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In finance, a swap is a derivative in which two counterparties exchange certain benefits of one party's financial instrument for those of the other party's financial instrument. The benefits in question depend on the type of financial instruments involved. Specifically, the two counterparties agree to exchange one stream of cash flows against another stream. These streams are called the legs of the swap. The swap agreement defines the dates when the cash flows are to be paid and the way they are calculated.[1] Usually at the time when the contract is initiated at least one of these series of cash flows is determined by a random or uncertain variable such as an interest rate, foreign exchange rate, equity price or commodity price.[1]

Credit Default Swap (CDS)

A credit default swap (CDS) is a swap contract in which the protection buyer of the CDS makes a series of payments to the protection seller and, in exchange, receives a payoff if a credit instrument (typically a bond or loan) goes into default.
Basic Credit Default Swap (CDS) diagram.svg

In its simplest form, a credit default swap is a bilateral contract between the buyer and seller of protection. The CDS will refer to a specified bond obligation of a “reference entity”, usually a corporation or government. The reference entity is not a party to the contract. The protection buyer makes quarterly premium payments—the “spread”—to the protection seller. If the reference entity defaults, the protection seller pays the buyer the par value of the bond in exchange for physical delivery of the bond, although settlement may also be by cash or auction. A default is referred to as a 'Credit Event' and include such events as failure to pay, restructuring and bankruptcy. Most CDS’s are in the $10–$20 million range with maturities between one and 10 years.

Currency Swap

What does it Mean?     A swap that involves the exchange of principal and interest in one currency for the same in another currency. It is considered to be a foreign exchange transaction and is not required by law to be shown on the balance sheet.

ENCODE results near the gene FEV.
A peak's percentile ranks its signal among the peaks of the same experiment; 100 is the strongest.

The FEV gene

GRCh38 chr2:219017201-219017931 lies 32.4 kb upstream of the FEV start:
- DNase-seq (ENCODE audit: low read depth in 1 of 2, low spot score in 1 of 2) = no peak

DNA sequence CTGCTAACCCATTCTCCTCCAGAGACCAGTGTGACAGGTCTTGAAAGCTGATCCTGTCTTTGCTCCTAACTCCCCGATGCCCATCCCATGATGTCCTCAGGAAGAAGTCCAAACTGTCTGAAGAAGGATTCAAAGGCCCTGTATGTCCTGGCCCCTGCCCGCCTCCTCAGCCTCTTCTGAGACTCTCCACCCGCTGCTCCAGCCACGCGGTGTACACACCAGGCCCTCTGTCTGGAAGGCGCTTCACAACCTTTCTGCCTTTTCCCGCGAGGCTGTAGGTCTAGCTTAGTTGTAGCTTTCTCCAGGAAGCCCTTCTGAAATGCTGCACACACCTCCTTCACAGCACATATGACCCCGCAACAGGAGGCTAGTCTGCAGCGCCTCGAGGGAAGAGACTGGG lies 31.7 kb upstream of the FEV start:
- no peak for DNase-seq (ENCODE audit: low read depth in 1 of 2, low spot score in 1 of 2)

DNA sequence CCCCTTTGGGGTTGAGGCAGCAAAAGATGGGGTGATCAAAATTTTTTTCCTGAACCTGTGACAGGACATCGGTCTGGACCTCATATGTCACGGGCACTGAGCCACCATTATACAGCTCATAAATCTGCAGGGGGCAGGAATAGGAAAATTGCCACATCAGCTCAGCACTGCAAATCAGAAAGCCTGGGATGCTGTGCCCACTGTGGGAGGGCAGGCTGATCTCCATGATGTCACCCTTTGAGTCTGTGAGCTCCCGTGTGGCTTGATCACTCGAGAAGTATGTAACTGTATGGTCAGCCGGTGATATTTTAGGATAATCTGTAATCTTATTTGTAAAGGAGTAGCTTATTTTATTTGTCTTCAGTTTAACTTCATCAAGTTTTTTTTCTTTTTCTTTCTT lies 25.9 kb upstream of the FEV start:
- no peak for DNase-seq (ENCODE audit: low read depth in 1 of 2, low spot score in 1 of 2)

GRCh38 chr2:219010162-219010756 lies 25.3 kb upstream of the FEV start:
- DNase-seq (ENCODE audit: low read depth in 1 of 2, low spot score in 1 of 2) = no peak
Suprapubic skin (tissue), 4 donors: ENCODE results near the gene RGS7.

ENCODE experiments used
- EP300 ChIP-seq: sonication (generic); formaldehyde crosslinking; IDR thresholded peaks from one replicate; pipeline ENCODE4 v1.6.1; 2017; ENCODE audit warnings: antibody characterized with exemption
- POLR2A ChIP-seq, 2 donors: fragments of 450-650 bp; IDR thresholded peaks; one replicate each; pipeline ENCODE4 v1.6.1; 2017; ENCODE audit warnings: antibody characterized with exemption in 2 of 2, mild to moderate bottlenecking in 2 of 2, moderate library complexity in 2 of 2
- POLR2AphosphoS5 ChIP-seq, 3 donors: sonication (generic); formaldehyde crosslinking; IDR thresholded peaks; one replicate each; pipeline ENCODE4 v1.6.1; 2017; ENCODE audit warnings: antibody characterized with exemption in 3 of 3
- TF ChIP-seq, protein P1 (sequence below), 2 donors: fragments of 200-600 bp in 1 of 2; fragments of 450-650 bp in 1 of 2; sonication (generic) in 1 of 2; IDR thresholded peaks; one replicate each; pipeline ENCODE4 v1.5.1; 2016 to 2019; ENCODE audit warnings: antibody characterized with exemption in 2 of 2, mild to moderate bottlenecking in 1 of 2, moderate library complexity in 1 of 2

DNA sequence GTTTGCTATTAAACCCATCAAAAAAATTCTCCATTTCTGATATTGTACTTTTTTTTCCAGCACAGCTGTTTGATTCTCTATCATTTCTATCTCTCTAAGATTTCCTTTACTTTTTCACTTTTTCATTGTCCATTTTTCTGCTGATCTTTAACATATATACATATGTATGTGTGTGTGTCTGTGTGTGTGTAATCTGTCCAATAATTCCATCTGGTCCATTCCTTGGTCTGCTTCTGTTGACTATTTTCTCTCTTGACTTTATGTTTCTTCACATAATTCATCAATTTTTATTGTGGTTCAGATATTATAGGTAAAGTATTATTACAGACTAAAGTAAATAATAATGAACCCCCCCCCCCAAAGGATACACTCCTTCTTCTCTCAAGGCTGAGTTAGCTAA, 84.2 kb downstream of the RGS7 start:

Investopedia Says...     For example, suppose a U.S.-based company needs to acquire Swiss francs and a Swiss-based company needs to acquire U.S. dollars. These two companies could arrange to swap currencies by establishing an interest rate, an agreed upon amount and a common maturity date for the exchange. Currency swap maturities are negotiable for at least 10 years, making them a very flexible method of foreign exchange.

Currency swaps were originally done to get around exchange controls.

Interest Rate Swap

What does it Mean?     An agreement between two parties (known as counterparties) where one stream of future interest payments is exchanged for another based on a specified principal amount. Interest rate swaps often exchange a fixed payment for a floating payment that is linked to an interest rate (most often the LIBOR). A company will typically use interest rate swaps to limit, or manage, its exposure to fluctuations in interest rates, or to obtain a marginally lower interest rate than it would have been able to get without the swap.
Investopedia Says...     Interest rate swaps are simply the exchange of one set of cash flows (based on interest rate specifications) for another. Because they trade OTC, they are really just contracts set up between two or more parties, and thus can be customized in any number of ways.

Generally speaking, swaps are sought by firms that desire a type of interest rate structure that another firm can provide less expensively. For example, let's say Cory's Tequila Company (CTC) is seeking to loan funds at a fixed interest rate, but Tom's Sports Inc. (TSI) has access to marginally cheaper fixed-rate funds. Tom's Sports can issue debt to investors at its low fixed rate and then trade the fixed-rate cash flow obligations to CTC for floating-rate obligations issued by TSI. Even though TSI may have a higher floating rate than CTC, by swapping the interest structures they are best able to obtain inexpensively, the combined costs are decreased - a benefit that can be shared by both parties.

(c) The information under this section is originally from Wikipedia and is used under the following licence http://creativecommons.org/licenses/by-sa/3.0/